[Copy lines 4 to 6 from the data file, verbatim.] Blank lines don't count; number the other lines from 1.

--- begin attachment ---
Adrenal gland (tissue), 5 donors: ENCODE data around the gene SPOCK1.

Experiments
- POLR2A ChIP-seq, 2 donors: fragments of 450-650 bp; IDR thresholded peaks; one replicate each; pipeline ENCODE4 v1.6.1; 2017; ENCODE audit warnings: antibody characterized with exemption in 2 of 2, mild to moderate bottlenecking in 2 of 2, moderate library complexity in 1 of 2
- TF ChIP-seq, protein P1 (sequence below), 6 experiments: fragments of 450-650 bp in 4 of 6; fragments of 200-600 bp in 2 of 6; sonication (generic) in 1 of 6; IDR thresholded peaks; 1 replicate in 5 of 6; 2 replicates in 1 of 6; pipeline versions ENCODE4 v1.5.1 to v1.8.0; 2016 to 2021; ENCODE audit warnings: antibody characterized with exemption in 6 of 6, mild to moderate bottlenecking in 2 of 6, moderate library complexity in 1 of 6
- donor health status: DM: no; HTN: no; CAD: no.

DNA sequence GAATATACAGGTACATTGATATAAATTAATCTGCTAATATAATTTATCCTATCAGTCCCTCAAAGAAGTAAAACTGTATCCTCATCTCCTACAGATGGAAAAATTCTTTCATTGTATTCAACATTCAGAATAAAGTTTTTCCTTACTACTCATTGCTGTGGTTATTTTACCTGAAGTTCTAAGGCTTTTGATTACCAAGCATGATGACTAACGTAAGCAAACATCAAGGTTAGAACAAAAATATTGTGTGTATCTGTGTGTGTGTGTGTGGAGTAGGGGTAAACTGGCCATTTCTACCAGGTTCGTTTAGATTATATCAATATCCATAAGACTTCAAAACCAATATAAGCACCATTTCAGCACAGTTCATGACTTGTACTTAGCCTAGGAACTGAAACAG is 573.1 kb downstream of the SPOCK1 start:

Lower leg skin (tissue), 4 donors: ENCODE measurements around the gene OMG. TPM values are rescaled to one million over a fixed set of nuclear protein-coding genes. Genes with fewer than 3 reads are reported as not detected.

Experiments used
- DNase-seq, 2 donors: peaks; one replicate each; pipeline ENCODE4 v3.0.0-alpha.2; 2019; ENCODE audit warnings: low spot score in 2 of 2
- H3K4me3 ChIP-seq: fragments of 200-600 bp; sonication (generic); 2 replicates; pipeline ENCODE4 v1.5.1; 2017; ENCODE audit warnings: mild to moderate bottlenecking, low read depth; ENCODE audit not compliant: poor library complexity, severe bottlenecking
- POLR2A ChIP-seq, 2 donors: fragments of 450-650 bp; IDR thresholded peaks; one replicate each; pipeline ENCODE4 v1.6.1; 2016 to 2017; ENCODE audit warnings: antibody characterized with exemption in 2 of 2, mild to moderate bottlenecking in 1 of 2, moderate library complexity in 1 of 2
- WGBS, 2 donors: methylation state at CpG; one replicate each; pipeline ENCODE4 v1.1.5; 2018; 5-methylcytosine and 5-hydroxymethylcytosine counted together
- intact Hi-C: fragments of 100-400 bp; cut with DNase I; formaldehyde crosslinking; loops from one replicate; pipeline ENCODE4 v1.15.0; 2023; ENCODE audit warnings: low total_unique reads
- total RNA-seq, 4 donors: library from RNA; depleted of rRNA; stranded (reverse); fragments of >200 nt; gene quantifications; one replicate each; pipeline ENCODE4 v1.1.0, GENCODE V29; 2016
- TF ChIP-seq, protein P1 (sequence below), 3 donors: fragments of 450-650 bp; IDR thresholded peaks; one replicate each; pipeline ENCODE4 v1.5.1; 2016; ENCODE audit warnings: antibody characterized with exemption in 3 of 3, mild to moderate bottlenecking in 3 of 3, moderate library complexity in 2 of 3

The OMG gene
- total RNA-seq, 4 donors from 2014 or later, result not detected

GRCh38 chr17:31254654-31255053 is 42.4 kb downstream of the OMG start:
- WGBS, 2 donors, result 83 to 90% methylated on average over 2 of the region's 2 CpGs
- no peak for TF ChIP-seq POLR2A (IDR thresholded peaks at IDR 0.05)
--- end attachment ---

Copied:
- TF ChIP-seq, protein P1 (sequence below), 6 experiments: fragments of 450-650 bp in 4 of 6; fragments of 200-600 bp in 2 of 6; sonication (generic) in 1 of 6; IDR thresholded peaks; 1 replicate in 5 of 6; 2 replicates in 1 of 6; pipeline versions ENCODE4 v1.5.1 to v1.8.0; 2016 to 2021; ENCODE audit warnings: antibody characterized with exemption in 6 of 6, mild to moderate bottlenecking in 2 of 6, moderate library complexity in 1 of 6
- donor health status: DM: no; HTN: no; CAD: no.

DNA sequence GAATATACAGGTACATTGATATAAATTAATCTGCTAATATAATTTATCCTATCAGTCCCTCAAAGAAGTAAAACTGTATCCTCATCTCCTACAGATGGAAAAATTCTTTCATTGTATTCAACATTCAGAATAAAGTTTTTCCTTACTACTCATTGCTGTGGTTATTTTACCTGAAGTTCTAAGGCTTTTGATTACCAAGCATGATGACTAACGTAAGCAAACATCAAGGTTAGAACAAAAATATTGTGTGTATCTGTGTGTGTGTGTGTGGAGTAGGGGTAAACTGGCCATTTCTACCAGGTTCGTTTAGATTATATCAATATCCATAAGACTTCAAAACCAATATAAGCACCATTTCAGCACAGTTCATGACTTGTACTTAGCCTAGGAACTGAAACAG is 573.1 kb downstream of the SPOCK1 start: